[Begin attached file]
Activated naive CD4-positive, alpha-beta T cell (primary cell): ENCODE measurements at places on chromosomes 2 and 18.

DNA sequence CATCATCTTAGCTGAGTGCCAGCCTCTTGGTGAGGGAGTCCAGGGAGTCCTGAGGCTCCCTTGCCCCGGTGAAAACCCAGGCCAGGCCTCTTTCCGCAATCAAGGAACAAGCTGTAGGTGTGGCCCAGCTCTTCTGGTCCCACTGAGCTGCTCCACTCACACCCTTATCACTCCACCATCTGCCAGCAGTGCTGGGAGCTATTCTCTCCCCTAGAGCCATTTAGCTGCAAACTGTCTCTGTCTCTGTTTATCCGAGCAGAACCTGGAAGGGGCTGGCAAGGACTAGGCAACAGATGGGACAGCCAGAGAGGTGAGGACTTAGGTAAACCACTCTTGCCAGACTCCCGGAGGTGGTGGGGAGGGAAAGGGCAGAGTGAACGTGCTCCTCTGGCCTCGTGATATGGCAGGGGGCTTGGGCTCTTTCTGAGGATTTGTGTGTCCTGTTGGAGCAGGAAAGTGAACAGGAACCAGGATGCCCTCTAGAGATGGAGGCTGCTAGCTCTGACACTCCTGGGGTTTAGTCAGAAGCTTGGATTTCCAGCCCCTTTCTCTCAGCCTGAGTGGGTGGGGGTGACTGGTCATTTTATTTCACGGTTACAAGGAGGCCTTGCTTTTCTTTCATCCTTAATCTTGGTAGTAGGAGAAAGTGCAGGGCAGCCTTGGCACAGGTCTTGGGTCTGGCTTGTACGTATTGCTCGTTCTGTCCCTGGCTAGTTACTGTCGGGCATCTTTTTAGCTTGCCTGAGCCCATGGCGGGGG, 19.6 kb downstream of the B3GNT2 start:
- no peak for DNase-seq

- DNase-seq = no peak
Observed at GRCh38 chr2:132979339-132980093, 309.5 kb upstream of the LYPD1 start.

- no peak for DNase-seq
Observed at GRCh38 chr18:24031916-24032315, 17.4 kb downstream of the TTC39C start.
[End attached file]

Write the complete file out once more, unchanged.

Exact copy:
Activated naive CD4-positive, alpha-beta T cell (primary cell): ENCODE measurements at places on chromosomes 2 and 18.

DNA sequence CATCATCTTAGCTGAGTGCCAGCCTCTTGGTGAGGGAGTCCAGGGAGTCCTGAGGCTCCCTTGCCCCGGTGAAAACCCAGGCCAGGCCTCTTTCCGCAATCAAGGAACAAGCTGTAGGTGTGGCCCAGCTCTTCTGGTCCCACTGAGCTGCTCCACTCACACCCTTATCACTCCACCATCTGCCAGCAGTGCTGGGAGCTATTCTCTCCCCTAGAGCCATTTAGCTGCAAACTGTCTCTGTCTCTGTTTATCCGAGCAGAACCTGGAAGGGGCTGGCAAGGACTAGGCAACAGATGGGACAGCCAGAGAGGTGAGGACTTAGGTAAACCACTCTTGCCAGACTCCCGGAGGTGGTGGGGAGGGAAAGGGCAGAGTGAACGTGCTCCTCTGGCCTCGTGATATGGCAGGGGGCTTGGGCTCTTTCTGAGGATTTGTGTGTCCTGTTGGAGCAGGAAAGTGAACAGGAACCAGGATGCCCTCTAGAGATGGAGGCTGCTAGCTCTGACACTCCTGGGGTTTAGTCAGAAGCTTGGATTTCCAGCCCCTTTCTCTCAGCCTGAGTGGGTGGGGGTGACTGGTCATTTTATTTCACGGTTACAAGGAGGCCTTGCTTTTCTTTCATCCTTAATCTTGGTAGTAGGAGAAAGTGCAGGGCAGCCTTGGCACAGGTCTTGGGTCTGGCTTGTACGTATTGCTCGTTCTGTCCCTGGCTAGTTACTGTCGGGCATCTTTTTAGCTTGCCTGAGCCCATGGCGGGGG, 19.6 kb downstream of the B3GNT2 start:
- no peak for DNase-seq

- DNase-seq = no peak
Observed at GRCh38 chr2:132979339-132980093, 309.5 kb upstream of the LYPD1 start.

- no peak for DNase-seq
Observed at GRCh38 chr18:24031916-24032315, 17.4 kb downstream of the TTC39C start.